There are many types of molds that show up on foods. As a child, I remember members of my family cutting mold of bread, which we ate and lived. I never knew anyone who got sick from it. But now I have been studying a bit about molds and have some concerns about bread molds. In an emergency in which we have to make our own bread, it would not contain preservatives and would therefore mold quickly. Bread that had been made under unsanitary conditions and is stored warm and moist can mold within a couple days of being made.
Some authorities say that to prevent this growth on bread surfaces, the bread can be baked at a temperature of 400 degrees. Another old fashion method to prevent mold is to add vinegar. Acetic acid one of the main ingredients in vinegar is one of the world’s oldest natural food preservatives. Vinegar contains 5% acetic acid, which kills bacteria and other micro-organisms
It isn’t okay to eat moldy bread even after the mold has been cut off, as surface mold is more than what you see. It actually has hyphae or roots which can penetrate deeper into the food.
There is no guarantee that only one particular chain or type of mold grows on bread. Jackson Kung’u, a microbiologist from the Mycological Society of America, notes multiple cases where humans have eaten moldy bread and either became ill or died from doing so. Depending on the type of mold growing on the bread, it could contain gangrenous ergotisms, alimentary toxic aleukia, Stachybotrys chartarum or aflatoxicosis. These are just a few examples of the types of bacterium or fungi that can grow on bread. Of course, this does not mean that every mold is harmful. Penicillium camembertii and Penicillium roquefortii, fusarium venenatum, aspergillus oryzae and other types of mold are used as food cultures for some foods, such as cheeses, and are harmless.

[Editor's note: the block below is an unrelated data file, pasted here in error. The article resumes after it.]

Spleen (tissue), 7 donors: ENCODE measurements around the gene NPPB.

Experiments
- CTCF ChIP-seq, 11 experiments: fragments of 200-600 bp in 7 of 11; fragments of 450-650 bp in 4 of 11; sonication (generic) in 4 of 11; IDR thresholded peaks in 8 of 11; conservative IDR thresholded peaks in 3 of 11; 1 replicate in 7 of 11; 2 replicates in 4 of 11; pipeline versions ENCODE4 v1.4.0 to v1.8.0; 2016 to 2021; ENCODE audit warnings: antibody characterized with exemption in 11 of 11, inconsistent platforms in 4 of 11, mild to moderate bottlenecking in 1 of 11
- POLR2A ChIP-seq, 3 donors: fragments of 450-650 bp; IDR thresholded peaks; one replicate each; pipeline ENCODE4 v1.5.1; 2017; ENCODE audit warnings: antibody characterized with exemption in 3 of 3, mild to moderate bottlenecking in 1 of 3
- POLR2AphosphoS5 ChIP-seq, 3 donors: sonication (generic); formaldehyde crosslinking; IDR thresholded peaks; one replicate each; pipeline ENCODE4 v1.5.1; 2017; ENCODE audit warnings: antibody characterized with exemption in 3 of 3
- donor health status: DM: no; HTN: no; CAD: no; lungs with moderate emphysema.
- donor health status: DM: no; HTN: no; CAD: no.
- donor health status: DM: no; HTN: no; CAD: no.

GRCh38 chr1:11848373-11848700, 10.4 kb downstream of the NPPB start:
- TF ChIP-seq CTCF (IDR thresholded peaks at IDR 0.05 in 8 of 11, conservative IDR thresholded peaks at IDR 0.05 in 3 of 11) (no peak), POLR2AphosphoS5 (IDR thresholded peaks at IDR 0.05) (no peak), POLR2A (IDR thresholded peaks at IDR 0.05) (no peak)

While not all bread mold is harmful, it’s better to not take the chance.
Susan Brewer, Ph.D., R.D. a Professor of Food Science at the Department of Food Science and Human Nutrition University of Illinois states the following about mold safety.
If the foods shows even a tiny spot of mold, follow these guidelines.
Hard or firm foods with tiny mold spots can be trimmed, cut away the area around the mold (at least an inch) and rewrap in clean wrap. Make sure the knife does not touch the mold.
- Hard cheese (cheddar, Swiss, etc)
- Bell peppers, carrots, cabbage
- Broccoli, cauliflower
- Brussels sprouts
- Garlic, onions
- Potatoes, turnips
- Apples, pears.
Soft foods such as cheese slices, cream cheese, sour cream and yogurt should be thrown away.
- Soft cheeses (mozzarella, brie, etc.)
- Sour cream, yogurt, cottage cheese
- Bacon, hot dogs, sliced lunchmeats
- Meat pies
- Open canned hams
- Most left over foods
- Bread, cakes, rolls, flour, pasty
- Peanut butter
- Juices, berries
- Jam, jellies, syrups
- Cucumbers, tomatoes
- Spinach, lettuce, other leafy vegetables
- Bananas, peaches, melons
- Corn on the cob
- Stored nuts, whole grains, rice
Now if you are like me you have probably violated some of these rules either by accident or on purpose and lived. In a real emergency without medical help available, it becomes more important to avoid taking unnecessary chances. There may be a time when to save your life you have to take the gamble, but avoid it until it becomes necessary.